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Smart data structures and dumb code works a lot better than the other way around. -- Eric S. Raymond, The Cathedral and the Bazaar You can use XML or JSON with schemas. Validation rules should be machine-readable first, and human-readable if possible. Consider not inventing your own format and using XML Schema or JSON Schema instead. Switching to ...


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I've been developing extensible software for a long time now. I've also been on the other side. One thing I've learned is that you want libraries you use to "Fail fast". What that means is, it should break my software as soon as possible if something is wrong. If you can (which in this case I presume you can't) break at compile time. If not, throw an ...


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Validation of input parameters/data should be performed whenever the data can come from an untrusted source. To be on the safe side, if anyone outside the development team can supply data to an interface, then that interface should validate its inputs. The more interesting part of the question is what to do when the validation finds a problem. First of ...


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I think interfaces in the form of the wrapper pattern are the way to go. If you have an IPlatform interface and IAndroid, IOS (pun intended), etc. that extend it, you can write operations as wrapper objects following the wrapepr pattern. Disclaimer: this is pseudo code, it's been too long since I did C#, you get the idea Here's an operation that ...


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If you worry about ORM persistence, then here's a possible solution: Each operation declares its supported platform, similar to interface approach but use flags property instead (please note I change your enum to flags and add an option for unknown type) [Flags] public enum PlatformType : short { Unknown = 0, /// <summary> /// Device is ...


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How about adding interfaces for platform specific Operations? ie. public interface IAndroidOperation : IOperation {} public interface IIoSOperation : IOperation {} Then have the operations implement the interfaces they are good for public class LockOperation : IAndroidOperation, IIoSOperation {} Then have the device only allow adding of the correct ...


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You definitely don't have to. For instance, if you already know that a return can never be null - Why would you want to add a null check? Adding a null check is not going to break anything but it's just redundant. And better not code redundant logic as long as you can avoid it.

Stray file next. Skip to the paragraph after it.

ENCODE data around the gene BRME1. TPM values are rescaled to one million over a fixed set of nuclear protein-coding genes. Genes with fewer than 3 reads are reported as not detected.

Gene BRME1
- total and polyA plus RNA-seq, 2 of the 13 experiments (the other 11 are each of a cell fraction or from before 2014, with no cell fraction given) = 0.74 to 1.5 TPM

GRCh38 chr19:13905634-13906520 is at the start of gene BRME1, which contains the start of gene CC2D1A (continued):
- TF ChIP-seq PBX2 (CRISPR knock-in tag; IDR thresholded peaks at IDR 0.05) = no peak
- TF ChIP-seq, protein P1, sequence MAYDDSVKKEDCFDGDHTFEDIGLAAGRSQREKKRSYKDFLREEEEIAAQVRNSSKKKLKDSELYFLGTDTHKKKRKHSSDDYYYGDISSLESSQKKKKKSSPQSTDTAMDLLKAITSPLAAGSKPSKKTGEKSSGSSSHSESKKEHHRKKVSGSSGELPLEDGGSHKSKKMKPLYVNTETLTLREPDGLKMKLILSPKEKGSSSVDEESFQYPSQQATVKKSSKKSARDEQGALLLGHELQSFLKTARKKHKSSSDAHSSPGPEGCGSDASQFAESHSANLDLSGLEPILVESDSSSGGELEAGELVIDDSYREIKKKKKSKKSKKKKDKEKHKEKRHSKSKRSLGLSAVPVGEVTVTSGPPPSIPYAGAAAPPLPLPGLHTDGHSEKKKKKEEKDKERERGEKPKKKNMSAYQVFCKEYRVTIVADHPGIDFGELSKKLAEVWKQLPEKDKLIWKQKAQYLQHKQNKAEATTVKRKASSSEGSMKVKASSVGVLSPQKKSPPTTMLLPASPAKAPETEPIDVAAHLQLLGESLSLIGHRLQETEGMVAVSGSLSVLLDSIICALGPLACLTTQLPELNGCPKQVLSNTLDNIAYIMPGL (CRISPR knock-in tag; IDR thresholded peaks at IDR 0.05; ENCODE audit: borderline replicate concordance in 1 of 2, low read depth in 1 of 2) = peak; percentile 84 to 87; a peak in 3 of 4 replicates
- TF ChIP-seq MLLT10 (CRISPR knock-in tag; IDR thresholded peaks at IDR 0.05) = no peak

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A definite no. A caller should not ever check if the function it is calling respects its contract. The reason is simple: there are potentially very many callers and it is impractical and arguably even wrong from a conceptual point of view for each and every single caller to duplicate the logic for checking the results of other functions. If any checks are ...


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If null is a valid return value of the getUser method, then your code should handle that with an If, not an Exception - it is not an exceptional case. If null is not a valid return value of the getUser method, then there is a bug in getUser - the getUser method should throw an exception or otherwise be fixed. If the getUser method is part of an external ...


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I would argue that the premise of your question is off: why use a null reference to begin with? The null object pattern is a way to return objects that essentially do nothing: rather than return null for your user, return an object that represents "no user." This user would be inactive, have a blank name, and other non-null values indicating "nothing ...


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Ixrec's answer is good, but I will take a different approach because I believe that it is worth considering. For the purpose of this discussion I will be talking about assertions, since that's the name by which your Preconditions.checkNotNull() has traditionally been known. What I would like to suggest is that programmers often overestimate the degree by ...


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Generally, I'd say that depends mainly on the following three aspects: robustness: can the calling method cope with the null value? If a null value might result in a RuntimeException I'd recommend a check - unless complexity is low and called/calling methods are created by the same author, and null is not expected (e.g. both private in the same package). ...


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That depends on how likely getUser and myMethod are to change, and more importantly, how likely they are to change independently of each other. If you somehow know for certain that getUser will never, ever, ever change in the future, then yes it's a waste of time validating it, as much as it is to waste time validating that i has a value of 3 immediately ...



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